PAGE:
World Economy
0

Global Air Freight Demand Slows

Global Air Freight Demand SlowsGlobal Air Freight Demand Slows

Growth in demand for global air freight, measured in freight ton kilometers, slowed to its weakest rate since January in October, the International Air Transport Association said, adding that several indicators showed that the growth peak was over.

Industry-wide freight ton kilometers growth remains well above its five and ten-year average rates in October, a traditionally strong period for demand, Reuters reported.

“Tightening supply conditions in the fourth quarter should see the air cargo industry deliver its strongest operational and financial performance since the post-global financial crisis rebound in 2010,” Alexandre de Juniac, IATA Director General, said.

However, the inventory-to-sales ratio in the US indicates that the period when companies look to restock inventories quickly has ended, and the upward trend in seasonally-adjusted freight volumes has moderated, IATA said.

Air freight demand grew by 5.9% in October, down from 9.2% in September, with all regions but Africa seeing a deceleration in year-on-year FTK growth.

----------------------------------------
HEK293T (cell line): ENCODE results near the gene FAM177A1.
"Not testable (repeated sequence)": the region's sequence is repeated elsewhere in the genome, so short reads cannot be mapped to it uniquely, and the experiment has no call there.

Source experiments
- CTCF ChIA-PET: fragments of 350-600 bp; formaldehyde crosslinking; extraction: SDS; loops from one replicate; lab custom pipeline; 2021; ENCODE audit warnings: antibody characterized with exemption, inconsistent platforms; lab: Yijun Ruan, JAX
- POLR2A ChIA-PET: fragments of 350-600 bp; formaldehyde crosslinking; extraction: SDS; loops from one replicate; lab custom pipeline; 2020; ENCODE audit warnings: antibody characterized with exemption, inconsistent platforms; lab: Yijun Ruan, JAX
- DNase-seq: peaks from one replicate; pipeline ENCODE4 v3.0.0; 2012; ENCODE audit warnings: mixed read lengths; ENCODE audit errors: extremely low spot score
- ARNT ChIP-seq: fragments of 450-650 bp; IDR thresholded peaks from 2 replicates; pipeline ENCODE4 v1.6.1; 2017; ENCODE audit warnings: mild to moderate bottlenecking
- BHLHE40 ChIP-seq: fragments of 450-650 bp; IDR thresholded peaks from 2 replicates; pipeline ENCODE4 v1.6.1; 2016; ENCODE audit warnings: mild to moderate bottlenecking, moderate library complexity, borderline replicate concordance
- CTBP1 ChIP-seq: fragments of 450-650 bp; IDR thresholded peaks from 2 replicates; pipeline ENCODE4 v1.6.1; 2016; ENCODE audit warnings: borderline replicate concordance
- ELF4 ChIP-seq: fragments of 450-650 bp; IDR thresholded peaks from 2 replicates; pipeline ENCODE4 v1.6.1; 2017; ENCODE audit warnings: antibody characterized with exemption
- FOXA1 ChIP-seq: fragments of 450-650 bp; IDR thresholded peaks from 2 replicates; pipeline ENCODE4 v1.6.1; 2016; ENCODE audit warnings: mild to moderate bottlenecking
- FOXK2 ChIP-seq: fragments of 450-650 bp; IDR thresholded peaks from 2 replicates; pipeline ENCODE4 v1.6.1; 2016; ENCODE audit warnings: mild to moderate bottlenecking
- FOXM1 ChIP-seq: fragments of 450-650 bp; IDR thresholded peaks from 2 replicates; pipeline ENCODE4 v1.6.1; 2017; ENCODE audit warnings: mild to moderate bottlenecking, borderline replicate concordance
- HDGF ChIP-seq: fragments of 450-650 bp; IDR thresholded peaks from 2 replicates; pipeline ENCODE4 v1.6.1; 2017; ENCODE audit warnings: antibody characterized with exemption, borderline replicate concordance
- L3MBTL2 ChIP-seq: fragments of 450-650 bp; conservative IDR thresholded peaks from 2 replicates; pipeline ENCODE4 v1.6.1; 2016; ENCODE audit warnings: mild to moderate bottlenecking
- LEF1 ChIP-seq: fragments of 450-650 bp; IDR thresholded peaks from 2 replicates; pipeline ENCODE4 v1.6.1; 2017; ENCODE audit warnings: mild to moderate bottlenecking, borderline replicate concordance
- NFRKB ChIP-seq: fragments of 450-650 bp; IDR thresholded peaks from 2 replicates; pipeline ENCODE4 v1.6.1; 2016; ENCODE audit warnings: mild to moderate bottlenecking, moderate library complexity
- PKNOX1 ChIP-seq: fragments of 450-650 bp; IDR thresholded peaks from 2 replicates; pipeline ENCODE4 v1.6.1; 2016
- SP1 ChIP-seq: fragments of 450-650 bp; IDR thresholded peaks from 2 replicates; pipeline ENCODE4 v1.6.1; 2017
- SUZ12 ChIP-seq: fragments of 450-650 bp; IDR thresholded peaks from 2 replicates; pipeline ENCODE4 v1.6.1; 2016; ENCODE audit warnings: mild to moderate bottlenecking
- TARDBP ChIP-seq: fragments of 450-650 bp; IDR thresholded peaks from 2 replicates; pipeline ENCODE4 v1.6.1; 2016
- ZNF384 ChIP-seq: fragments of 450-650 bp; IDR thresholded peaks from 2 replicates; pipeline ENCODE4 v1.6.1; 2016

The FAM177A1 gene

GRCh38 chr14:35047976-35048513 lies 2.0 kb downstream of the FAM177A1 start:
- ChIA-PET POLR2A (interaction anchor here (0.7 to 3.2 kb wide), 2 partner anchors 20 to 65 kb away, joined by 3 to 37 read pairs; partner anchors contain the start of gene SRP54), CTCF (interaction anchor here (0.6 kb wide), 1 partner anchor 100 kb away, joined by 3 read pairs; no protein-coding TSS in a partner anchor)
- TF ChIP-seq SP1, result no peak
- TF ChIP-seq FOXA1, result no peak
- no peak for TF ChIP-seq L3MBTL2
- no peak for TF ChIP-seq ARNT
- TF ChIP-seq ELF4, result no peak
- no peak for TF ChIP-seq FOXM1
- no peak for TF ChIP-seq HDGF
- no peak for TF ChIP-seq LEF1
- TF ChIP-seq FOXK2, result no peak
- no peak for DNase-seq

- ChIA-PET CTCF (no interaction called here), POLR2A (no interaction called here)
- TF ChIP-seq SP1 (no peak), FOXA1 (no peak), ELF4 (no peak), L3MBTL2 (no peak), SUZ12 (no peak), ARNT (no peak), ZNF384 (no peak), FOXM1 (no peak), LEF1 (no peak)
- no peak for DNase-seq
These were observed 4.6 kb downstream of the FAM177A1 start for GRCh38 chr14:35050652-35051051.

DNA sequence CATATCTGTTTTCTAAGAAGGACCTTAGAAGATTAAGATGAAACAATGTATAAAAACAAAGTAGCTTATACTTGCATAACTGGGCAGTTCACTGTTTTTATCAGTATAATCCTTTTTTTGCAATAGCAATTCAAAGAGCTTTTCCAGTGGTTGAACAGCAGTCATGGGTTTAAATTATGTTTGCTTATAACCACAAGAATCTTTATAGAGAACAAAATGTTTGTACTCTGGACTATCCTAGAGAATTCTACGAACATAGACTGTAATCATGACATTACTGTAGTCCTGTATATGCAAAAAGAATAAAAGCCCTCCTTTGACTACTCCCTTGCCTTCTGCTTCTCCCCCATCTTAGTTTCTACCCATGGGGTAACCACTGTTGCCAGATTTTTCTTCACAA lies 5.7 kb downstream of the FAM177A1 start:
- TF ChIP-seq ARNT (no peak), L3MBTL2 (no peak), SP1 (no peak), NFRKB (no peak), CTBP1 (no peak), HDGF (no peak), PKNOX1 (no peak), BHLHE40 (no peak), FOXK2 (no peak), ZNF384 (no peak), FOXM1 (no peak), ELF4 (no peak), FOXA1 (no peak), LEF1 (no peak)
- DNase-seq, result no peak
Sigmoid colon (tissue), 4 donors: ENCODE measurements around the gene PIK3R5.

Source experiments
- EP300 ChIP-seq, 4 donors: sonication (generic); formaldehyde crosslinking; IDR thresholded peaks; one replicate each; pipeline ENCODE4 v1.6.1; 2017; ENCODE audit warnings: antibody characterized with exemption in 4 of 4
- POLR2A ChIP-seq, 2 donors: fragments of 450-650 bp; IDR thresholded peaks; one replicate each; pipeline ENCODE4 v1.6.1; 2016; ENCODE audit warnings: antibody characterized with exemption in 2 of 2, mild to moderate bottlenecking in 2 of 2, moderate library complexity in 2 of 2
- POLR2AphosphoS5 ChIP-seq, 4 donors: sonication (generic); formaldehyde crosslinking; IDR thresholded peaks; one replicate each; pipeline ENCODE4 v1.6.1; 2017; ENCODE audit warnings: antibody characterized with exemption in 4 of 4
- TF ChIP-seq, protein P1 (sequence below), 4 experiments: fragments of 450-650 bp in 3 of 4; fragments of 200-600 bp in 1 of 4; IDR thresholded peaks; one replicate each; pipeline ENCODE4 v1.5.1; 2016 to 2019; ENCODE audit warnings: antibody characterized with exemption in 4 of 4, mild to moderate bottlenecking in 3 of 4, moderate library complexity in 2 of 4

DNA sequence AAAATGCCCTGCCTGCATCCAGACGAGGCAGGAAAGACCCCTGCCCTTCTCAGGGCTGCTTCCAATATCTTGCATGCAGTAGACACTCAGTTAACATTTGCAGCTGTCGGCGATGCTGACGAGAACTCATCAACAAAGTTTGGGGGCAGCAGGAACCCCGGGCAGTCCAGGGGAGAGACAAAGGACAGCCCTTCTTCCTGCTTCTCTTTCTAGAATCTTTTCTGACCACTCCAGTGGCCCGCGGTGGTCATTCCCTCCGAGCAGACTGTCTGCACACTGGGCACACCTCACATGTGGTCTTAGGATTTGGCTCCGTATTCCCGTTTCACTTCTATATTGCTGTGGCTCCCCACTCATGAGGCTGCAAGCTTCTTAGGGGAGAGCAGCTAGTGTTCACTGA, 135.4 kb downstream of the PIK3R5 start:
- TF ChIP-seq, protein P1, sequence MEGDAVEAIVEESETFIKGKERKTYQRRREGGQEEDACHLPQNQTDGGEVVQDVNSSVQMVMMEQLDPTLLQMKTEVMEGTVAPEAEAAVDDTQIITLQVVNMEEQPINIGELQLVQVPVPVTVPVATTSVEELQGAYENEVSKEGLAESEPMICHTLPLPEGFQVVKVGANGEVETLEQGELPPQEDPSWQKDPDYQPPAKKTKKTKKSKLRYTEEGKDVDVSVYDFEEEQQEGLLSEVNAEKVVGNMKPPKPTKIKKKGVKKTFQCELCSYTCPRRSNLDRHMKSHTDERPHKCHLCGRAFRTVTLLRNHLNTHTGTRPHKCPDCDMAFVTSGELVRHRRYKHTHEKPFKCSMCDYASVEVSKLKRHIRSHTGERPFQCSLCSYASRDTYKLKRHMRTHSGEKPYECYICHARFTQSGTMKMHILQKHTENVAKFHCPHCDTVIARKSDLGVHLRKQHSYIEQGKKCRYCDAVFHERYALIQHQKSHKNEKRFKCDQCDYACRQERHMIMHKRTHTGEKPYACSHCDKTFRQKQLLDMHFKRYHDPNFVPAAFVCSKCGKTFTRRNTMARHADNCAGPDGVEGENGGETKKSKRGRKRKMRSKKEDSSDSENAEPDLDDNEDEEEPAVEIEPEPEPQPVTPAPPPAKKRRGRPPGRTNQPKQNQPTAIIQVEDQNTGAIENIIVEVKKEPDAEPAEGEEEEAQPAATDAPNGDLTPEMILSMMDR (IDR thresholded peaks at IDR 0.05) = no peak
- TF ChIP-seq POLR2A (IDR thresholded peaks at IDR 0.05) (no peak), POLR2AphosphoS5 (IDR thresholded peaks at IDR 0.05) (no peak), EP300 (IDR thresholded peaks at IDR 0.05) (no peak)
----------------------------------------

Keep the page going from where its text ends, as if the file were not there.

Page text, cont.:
Available capacity rose 3.7% in the month, and load factors increased by 1.0 percentage point to 46.9%. IATA said it expected freight volumes to growth next year, albeit at a slower pace than in 2017.

Meanwhile, Middle Eastern carriers’ year-on-year freight volumes increased 4.6% in October 2017, and capacity increased 3.4%, IATA said.

Middle Eastern carriers saw international freight volumes slow to 4.7% from 9.2% the previous month. The recent volatility produced by the region in the year-on-year growth rate for international freight volumes is due to developments in demand in 2016 rather than a marked change in the current traffic trend. In fact, seasonally-adjusted international freight volumes have continued to trend upwards at a rate of 8-10% over the past six months.

 

Add new comment

Read our comment policy before posting your viewpoints

Financialtribune.com